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date: 26 June 2019

Abstract and Keywords

Jack London’s maritime writing often interrogates the difference between the savage space of the “outside” sea and the relative domesticity of land’s civilized interior, as well as the ways in which this spatial distinction supports the sovereignty of space, society, and the self. But instead of maintaining these spatial differences, London’s work is all about exposing their increasing indistinction in the early twentieth century and the effects such a spatial destabilization had on sovereignty itself. This interrogation of the new world order and its effects on previous forms of sovereignty, the chapter argues, is what makes London’s contribution to American maritime writing (especially The Sea-Wolf and The Cruise of the Snark) so important. London’s sea stories not only acknowledge the world’s new “nomos” but the effects this order has on political and personal forms of autonomy and coherence.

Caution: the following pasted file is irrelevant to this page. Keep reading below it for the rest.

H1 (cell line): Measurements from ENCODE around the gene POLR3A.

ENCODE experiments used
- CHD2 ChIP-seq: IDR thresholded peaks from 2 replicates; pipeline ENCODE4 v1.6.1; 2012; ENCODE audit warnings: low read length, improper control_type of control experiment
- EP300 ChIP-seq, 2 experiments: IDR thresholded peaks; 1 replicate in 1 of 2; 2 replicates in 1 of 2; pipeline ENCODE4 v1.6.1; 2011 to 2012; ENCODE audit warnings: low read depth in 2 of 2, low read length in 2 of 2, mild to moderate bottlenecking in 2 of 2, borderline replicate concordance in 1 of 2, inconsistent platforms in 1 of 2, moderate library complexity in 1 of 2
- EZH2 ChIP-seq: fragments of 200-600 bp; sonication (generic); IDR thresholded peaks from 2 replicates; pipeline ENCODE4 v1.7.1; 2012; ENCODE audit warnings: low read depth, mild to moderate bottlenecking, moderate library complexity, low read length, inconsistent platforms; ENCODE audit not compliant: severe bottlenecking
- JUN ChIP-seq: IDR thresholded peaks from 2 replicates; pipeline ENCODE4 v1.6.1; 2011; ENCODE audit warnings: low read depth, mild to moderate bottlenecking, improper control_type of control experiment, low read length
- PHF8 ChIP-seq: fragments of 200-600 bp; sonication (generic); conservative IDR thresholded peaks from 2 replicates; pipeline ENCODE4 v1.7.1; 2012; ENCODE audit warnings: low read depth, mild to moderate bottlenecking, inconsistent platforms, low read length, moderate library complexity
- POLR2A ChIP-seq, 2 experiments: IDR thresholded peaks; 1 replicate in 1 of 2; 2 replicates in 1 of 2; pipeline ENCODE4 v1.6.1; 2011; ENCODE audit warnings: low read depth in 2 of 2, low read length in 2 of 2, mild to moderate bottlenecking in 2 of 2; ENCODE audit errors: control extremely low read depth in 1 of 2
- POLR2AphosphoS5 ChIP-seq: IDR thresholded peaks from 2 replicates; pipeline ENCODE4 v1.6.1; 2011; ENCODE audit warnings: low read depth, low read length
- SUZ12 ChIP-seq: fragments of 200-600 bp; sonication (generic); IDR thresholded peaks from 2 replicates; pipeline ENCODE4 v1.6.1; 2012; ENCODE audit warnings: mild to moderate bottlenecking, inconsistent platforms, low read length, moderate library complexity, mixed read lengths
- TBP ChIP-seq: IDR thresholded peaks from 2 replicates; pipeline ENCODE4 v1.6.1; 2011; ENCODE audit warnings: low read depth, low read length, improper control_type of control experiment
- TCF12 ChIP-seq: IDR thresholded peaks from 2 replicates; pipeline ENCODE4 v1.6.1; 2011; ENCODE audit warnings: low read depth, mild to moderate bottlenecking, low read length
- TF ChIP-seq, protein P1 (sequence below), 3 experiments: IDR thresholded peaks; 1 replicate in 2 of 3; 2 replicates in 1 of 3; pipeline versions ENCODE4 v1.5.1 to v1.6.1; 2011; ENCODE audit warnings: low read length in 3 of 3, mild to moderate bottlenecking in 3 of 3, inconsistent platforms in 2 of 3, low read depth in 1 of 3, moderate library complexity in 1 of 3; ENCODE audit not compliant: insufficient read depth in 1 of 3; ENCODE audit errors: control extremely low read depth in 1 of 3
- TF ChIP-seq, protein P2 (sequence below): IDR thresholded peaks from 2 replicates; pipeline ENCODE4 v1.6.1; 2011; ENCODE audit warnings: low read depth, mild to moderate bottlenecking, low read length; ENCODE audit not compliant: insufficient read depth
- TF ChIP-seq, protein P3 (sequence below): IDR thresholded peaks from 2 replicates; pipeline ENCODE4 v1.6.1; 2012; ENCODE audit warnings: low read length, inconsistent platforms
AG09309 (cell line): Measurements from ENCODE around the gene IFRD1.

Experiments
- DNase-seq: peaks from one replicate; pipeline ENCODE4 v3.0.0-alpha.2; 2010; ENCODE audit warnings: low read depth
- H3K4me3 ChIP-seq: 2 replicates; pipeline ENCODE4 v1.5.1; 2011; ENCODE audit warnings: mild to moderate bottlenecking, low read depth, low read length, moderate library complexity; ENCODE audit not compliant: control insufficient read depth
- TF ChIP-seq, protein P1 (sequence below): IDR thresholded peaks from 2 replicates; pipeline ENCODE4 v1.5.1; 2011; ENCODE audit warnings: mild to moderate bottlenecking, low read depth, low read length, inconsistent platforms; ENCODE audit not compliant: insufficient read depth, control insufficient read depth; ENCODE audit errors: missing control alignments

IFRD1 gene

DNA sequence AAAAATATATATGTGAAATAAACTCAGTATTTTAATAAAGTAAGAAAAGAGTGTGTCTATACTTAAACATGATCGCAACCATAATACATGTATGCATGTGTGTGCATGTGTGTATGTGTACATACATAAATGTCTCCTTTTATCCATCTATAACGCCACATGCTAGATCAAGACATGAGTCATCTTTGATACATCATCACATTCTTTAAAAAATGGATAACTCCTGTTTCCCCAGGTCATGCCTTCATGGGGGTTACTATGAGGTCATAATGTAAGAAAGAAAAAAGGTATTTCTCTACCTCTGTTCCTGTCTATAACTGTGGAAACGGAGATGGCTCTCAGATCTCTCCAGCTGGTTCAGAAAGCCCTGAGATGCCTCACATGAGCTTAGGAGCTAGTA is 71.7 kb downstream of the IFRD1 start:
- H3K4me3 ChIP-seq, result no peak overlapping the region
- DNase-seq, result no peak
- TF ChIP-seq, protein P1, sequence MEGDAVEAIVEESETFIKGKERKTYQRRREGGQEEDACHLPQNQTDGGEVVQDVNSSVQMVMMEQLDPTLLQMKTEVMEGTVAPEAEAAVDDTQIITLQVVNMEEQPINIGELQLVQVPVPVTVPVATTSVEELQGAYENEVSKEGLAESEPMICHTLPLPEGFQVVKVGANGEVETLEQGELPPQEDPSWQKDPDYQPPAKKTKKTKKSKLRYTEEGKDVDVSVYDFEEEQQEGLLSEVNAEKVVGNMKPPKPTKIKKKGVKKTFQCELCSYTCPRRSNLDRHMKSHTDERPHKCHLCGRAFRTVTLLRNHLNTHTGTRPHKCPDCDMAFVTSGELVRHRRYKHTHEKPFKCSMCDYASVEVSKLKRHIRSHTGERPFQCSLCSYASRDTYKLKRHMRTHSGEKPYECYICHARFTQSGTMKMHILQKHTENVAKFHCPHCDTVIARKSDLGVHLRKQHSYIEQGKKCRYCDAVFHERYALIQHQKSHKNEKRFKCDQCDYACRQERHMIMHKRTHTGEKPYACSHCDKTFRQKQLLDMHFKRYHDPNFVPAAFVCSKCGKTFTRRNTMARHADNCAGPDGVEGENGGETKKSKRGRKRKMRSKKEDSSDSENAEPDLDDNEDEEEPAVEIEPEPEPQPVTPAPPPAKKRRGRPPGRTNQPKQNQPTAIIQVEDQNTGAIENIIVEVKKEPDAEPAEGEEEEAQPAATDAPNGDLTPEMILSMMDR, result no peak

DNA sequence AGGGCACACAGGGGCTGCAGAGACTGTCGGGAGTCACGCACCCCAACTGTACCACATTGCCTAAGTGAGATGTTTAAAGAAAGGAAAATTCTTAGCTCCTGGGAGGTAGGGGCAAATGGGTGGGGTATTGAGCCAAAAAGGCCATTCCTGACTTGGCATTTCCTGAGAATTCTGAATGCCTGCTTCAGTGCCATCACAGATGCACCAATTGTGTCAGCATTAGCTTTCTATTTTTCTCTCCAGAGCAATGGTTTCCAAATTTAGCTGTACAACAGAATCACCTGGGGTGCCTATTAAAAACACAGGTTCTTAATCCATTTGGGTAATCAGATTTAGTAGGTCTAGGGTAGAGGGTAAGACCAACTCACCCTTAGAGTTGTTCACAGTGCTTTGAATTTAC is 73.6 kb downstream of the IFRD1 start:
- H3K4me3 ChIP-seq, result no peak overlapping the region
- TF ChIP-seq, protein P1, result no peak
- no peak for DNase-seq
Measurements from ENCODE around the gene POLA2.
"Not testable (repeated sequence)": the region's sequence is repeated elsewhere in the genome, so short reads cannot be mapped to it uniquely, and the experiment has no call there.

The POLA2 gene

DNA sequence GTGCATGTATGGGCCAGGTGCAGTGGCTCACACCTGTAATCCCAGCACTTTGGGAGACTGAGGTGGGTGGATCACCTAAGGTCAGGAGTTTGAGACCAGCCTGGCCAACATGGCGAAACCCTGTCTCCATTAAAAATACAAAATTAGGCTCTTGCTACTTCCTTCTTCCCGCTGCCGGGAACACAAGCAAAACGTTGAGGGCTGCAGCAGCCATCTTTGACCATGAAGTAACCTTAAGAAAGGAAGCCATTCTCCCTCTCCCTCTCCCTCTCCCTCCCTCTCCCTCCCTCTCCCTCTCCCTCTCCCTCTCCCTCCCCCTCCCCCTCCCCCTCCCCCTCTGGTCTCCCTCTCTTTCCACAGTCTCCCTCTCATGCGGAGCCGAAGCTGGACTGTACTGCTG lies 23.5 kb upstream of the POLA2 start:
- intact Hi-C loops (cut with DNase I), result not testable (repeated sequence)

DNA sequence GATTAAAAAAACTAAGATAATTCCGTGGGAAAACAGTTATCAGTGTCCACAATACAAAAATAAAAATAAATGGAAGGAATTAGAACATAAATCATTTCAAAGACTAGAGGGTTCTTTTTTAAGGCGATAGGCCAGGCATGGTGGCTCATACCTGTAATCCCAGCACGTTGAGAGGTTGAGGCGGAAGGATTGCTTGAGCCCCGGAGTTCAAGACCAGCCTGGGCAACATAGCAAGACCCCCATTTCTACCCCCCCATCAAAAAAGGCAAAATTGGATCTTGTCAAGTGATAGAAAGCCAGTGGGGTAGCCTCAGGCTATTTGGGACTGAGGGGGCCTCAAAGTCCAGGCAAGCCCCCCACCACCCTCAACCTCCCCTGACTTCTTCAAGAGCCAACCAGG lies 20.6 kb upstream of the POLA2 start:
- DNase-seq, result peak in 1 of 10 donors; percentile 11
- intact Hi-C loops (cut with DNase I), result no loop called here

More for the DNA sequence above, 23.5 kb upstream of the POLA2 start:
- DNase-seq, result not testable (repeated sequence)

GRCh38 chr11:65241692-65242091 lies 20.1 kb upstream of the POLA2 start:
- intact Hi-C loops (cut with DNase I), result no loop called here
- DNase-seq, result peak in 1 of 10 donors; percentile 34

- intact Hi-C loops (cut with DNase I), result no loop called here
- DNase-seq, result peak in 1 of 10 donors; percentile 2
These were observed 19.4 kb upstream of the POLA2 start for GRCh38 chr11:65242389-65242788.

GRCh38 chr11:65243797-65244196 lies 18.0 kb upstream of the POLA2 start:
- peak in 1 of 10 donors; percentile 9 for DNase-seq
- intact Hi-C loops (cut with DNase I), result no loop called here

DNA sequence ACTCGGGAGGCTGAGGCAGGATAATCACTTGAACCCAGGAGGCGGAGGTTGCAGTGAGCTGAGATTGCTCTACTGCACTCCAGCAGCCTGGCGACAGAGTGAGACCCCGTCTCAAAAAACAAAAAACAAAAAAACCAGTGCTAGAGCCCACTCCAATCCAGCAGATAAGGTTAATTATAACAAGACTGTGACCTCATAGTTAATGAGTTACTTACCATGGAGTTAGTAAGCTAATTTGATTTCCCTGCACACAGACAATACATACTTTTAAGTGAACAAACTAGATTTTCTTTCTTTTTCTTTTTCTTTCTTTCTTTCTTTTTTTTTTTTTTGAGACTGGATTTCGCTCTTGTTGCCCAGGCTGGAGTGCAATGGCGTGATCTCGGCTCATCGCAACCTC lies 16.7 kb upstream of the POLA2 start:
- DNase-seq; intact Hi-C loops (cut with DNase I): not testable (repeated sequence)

Keywords: sovereignty, nomos, The Sea-Wolf, The Cruise of the Snark, self, maritime, sea

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